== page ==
Review by Greg Haymes
Video by Brian Mulkerne
They hadn’t played together since the Jimmy Carter administration, but you wouldn’t have known it judging by their first performance in more than 35 years. The original line-up of Silver Chicken, one of the Local 518’s premiere country-rock combos of the mid ’70s, reunited for a string a four shows at the Parting Glass in Saratoga Springs last weekend, and the years just seemed to melt away.
The first of their three shows on Saturday (May 4) – at the ungodly hour (by rock & roll standards, at least) of 3pm – was not only a blast from the past. It was simply a blast.
Vocalist-guitarist Jim Fish has called Oklahoma his home since 1989, but he made his way back to the Capital Region, joining forces with his former bandmates Rick Bedrosian (bass), Todd Nelson (guitar) and Ted Were (drums), augmented by second drummer Mark Foster.
And even before they cranked up their first tune – Dylan’s “You Ain’t Goin’ Nowhere” – you knew exactly where these guys were coming from. As Fish slipped his guitar over his shoulder, it was plain to see the photo of the late great Byrds’ guitarist Clarence White pasted just below the tailpiece. A couple of songs later, Fish switched over to his Roger McGuinn model 12-string Rickenbacker for a shimmering rendition of the Byrds’ “I’ll Feel a Whole Lot Better.” Yeah, these guys weren’t shy about their influences…
They included a few more Byrds tunes in their set list, too – from the dark swamp-rock of “Lover of the Bayou” (featuring some adventurously angular solos from Nelson) to the playful “Mr. Spaceman” (with Bedrosian taking over the lead vocal for a verse) to the chuggin’, Chuck Berry-ish “Tiffany Queen.”
Foster anchored the rhythm, allowing Were to splash around the percussive accents and vocal harmonies. And the band’s harmonies were solid throughout, from the honky tonk swing of “Six Pack to Go” to the solid blues groove of “Baby, What You Want Me to Do,” from the CSNY call-to-arms “Ohio” to the bluegrass-flavored rendition of the Outlaws’ “Knoxville Girl.”
The clutch of reunion shows also served as a CD release party for the band’s 35-years-in-the-making CD, Storm Ride (October Eve Records), so naturally enough they showcased a handful of original tunes from the album. The hot-wired instrumental “Do the Chicken” stood out as the highlight, but the fugitive-on-the-run tune “Fox Hunt” and the novelty, lounge-jazz sizzle of “Freddy the Frog” also helped to shine a spotlight on the multi-faceted talent onstage.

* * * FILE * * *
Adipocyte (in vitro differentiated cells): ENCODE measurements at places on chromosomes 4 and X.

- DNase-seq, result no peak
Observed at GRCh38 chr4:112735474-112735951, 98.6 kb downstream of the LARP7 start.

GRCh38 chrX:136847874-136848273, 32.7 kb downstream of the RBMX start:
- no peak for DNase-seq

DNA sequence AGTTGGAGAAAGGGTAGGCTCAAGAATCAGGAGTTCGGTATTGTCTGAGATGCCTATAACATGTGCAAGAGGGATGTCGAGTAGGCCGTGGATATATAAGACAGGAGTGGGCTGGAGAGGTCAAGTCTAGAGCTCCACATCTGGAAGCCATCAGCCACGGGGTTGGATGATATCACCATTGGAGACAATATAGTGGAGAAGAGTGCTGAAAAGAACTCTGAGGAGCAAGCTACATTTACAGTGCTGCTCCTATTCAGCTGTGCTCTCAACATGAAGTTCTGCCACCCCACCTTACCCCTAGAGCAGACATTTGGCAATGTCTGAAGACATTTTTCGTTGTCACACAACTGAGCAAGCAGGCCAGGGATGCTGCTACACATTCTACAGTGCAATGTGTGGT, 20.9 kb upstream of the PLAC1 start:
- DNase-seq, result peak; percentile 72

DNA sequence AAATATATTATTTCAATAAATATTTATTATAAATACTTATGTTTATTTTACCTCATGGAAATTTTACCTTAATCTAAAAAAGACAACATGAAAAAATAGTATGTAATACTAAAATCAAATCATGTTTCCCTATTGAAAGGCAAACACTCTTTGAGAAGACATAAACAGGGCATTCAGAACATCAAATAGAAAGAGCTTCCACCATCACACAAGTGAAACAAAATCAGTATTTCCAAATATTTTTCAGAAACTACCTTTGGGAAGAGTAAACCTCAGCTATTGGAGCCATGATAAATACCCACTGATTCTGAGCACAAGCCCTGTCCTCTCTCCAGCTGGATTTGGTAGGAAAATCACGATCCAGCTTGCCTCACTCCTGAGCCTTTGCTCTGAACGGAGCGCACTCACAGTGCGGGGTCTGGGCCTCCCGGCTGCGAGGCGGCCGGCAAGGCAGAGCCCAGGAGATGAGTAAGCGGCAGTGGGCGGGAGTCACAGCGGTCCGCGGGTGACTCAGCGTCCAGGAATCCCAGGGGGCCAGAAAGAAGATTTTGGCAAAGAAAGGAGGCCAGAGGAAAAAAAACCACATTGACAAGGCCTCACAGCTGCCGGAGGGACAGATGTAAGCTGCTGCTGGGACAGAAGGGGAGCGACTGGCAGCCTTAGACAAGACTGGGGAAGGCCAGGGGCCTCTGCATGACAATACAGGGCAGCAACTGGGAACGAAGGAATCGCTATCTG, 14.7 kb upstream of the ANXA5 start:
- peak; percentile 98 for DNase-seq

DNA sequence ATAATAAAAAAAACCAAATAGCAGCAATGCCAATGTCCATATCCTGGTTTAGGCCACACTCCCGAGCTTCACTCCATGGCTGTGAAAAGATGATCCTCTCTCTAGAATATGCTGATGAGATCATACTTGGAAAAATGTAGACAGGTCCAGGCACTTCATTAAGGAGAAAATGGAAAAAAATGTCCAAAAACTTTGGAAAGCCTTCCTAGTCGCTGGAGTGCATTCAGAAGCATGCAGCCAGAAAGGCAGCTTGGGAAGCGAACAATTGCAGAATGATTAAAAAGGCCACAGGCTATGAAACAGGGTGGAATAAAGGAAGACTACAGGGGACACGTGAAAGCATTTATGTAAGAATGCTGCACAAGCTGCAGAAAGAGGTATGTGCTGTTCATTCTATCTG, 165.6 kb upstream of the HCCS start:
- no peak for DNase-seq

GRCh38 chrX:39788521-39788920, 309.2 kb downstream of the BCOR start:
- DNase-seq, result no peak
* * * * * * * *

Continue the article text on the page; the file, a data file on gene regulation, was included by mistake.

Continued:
It wasn’t all picture-perfect by any means. There was a bit of a drum kerfuffle during “Do the Chicken,” and a false start on the encore of “Knoxville Girl,” when Fish blanked on the opening lyrics. But after 35 years and minimal rehearsal time, a bit of rust is to be expected, and they were minor flaws. I’m guessing that the next three shows of the Silver Chicken reunion run probably ran a little smoother. But not too smooth, I hope… If all goes well, we’ll have the opportunity to hear for ourselves, as Ace Parkhurst was on hand to record the shows for a possible upcoming live Silver Chicken album.
And let’s give a hearty shout-out to the McKrells, too, for a rousing, six-song opening set. With their trademark fusion of bluegrass and Celtic music, vocalist-guitarist Kevin McKrell, fiddler Doug Moody, banjoman Chris Leske and (not too surprisingly doing double duty) bassist Rick Bedrosian ripped through gems like Jimmy MacCarthy’s “Ride On” and Django Reinhardt’s Gypsy jazz classic “Minor Swing,” as well as such solid originals as “Old Black Coat” and “I Don’t Remember.”
SILVER CHICKEN SET LIST
You Ain’t Goin’ Nowhere (Bob Dylan)
Six-Pack to Go (Hank Thompson)
I’ll Feel a Whole Lot Better When You’re Gone (the Byrds)
Lover of the Bayou (the Byrds)
Do the Chicken
Mr. Spaceman (the Byrds)
Baby, What You Want Me to Do (Jimmy Reed)
Freddy the Frog
Tiffany Queen (the Byrds)
Ohio (Crosby, Stills, Nash & Young)
Knoxville Girl (the Outlaws) > Foggy Mountain Breakdown